Bionic systems are no longer the stuff of science fiction. Exoskeletons and prostheses restore mobility to people with physical disabilities, and augment able-bodied performance. Although a complete bionic system is made up of biological structures (“the body”) and robotic mechanisms (“the machine”), the traditional development approach focuses solely on engineering the machine. As a result, even the most advanced bionic systems are subject to fundamental limitations of the human body. In this seminar, Prof. Clites will discuss his research in the nascent field of anatomics, which turns this traditional paradigm on its head. Prof. Clites’ work integrates the efforts of surgeons and mechatronic engineers to parallelize the development of body and machine, paving the way for bionic systems that integrate fully with the human.
Tyler Clites builds human cyborgs. Dr. Clites is an Assistant Professor of Mechanical and Aerospace Engineering at UCLA, with joint appointments in Bioengineering and Orthopaedic Surgery at UCLA’s David Geffen School of Medicine. At UCLA, Prof. Clites directs the Anatomical Engineering Group, where his research in the field of rehabilitation and augmentation technology is focused on co-engineering body and machine for improved bionic performance.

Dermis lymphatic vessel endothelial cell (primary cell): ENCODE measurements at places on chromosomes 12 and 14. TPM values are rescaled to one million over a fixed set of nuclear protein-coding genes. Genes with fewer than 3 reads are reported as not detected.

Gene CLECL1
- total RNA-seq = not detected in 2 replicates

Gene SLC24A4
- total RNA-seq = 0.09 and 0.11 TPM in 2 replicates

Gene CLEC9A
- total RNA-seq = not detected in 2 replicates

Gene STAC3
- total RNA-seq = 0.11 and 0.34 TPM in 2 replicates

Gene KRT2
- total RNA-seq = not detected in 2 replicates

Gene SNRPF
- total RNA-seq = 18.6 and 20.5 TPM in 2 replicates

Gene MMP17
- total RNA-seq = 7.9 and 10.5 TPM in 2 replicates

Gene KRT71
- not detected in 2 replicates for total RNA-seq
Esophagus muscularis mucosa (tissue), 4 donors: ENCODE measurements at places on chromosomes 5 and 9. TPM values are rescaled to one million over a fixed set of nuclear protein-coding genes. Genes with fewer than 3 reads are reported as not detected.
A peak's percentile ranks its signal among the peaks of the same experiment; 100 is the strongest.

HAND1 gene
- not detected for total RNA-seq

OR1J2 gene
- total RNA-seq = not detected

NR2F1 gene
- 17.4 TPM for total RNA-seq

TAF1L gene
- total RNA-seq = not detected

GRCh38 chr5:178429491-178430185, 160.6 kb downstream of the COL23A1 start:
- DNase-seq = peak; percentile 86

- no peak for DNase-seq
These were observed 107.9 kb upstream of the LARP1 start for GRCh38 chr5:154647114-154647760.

Prof. Clites earned his Ph.D. in 2018 from the Harvard/MIT program in Health Sciences and Technology. As a doctoral student, Prof. Clites developed a novel surgical procedure for limb amputation to improve neural interfacing, control, and embodiment of prosthetic limbs. He then completed a postdoc at the University of Michigan, in Mechanical Engineering and Robotics. His research has been published in clinical and engineering journals, and featured at TED, in The Boston Globe and The New York Times, and on 60 Minutes and CNN.